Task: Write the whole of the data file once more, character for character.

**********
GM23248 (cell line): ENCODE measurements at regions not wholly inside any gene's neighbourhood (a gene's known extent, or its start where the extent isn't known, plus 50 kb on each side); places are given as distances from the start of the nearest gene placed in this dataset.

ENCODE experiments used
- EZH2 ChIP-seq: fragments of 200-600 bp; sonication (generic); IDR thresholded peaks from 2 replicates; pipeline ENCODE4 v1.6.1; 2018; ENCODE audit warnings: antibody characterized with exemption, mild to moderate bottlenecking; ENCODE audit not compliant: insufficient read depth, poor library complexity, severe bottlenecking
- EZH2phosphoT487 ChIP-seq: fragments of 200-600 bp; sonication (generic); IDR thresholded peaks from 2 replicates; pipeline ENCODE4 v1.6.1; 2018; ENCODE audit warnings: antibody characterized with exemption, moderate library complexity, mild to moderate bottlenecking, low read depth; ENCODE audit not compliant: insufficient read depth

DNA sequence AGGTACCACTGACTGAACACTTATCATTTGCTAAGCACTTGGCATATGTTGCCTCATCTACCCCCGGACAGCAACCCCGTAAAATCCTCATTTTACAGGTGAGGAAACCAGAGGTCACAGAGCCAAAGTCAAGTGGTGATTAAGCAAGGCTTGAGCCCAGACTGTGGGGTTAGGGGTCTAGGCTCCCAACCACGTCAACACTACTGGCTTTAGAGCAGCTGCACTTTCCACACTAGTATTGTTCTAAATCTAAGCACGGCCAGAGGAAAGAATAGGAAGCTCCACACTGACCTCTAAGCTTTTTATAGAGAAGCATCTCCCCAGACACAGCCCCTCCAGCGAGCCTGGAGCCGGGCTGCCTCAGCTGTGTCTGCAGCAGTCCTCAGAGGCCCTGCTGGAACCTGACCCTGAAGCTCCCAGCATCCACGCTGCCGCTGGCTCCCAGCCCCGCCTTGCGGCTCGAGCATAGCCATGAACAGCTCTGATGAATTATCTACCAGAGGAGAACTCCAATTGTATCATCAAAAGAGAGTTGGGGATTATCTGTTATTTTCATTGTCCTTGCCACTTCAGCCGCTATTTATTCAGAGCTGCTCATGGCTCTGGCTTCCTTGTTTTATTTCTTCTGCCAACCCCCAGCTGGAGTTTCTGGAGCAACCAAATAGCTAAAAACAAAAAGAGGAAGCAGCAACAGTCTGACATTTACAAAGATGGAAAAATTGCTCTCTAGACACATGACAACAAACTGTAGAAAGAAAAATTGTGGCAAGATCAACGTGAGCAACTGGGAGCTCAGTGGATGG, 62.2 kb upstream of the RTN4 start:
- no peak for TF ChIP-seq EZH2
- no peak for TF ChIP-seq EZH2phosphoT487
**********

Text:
GM23248 (cell line): ENCODE measurements at regions not wholly inside any gene's neighbourhood (a gene's known extent, or its start where the extent isn't known, plus 50 kb on each side); places are given as distances from the start of the nearest gene placed in this dataset.

ENCODE experiments used
- EZH2 ChIP-seq: fragments of 200-600 bp; sonication (generic); IDR thresholded peaks from 2 replicates; pipeline ENCODE4 v1.6.1; 2018; ENCODE audit warnings: antibody characterized with exemption, mild to moderate bottlenecking; ENCODE audit not compliant: insufficient read depth, poor library complexity, severe bottlenecking
- EZH2phosphoT487 ChIP-seq: fragments of 200-600 bp; sonication (generic); IDR thresholded peaks from 2 replicates; pipeline ENCODE4 v1.6.1; 2018; ENCODE audit warnings: antibody characterized with exemption, moderate library complexity, mild to moderate bottlenecking, low read depth; ENCODE audit not compliant: insufficient read depth

DNA sequence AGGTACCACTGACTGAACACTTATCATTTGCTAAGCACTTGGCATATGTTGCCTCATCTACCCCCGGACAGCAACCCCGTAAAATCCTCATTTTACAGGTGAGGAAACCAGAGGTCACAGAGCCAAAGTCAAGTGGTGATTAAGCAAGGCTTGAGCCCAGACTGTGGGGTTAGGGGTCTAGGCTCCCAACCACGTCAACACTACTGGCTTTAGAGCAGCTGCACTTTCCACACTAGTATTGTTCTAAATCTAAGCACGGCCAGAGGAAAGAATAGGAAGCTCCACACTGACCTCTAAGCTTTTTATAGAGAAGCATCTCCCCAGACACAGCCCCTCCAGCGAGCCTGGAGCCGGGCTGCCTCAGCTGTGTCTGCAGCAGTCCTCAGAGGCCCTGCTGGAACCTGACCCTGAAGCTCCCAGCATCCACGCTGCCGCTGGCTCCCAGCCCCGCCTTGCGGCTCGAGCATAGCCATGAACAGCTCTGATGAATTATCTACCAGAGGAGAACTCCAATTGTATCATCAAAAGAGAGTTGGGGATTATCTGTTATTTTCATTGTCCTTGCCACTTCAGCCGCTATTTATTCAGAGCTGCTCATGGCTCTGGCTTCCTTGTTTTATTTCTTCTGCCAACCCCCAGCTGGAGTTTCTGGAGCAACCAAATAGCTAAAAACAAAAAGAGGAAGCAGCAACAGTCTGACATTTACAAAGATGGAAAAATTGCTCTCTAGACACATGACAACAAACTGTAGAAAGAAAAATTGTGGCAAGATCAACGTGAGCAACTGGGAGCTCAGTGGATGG, 62.2 kb upstream of the RTN4 start:
- no peak for TF ChIP-seq EZH2
- no peak for TF ChIP-seq EZH2phosphoT487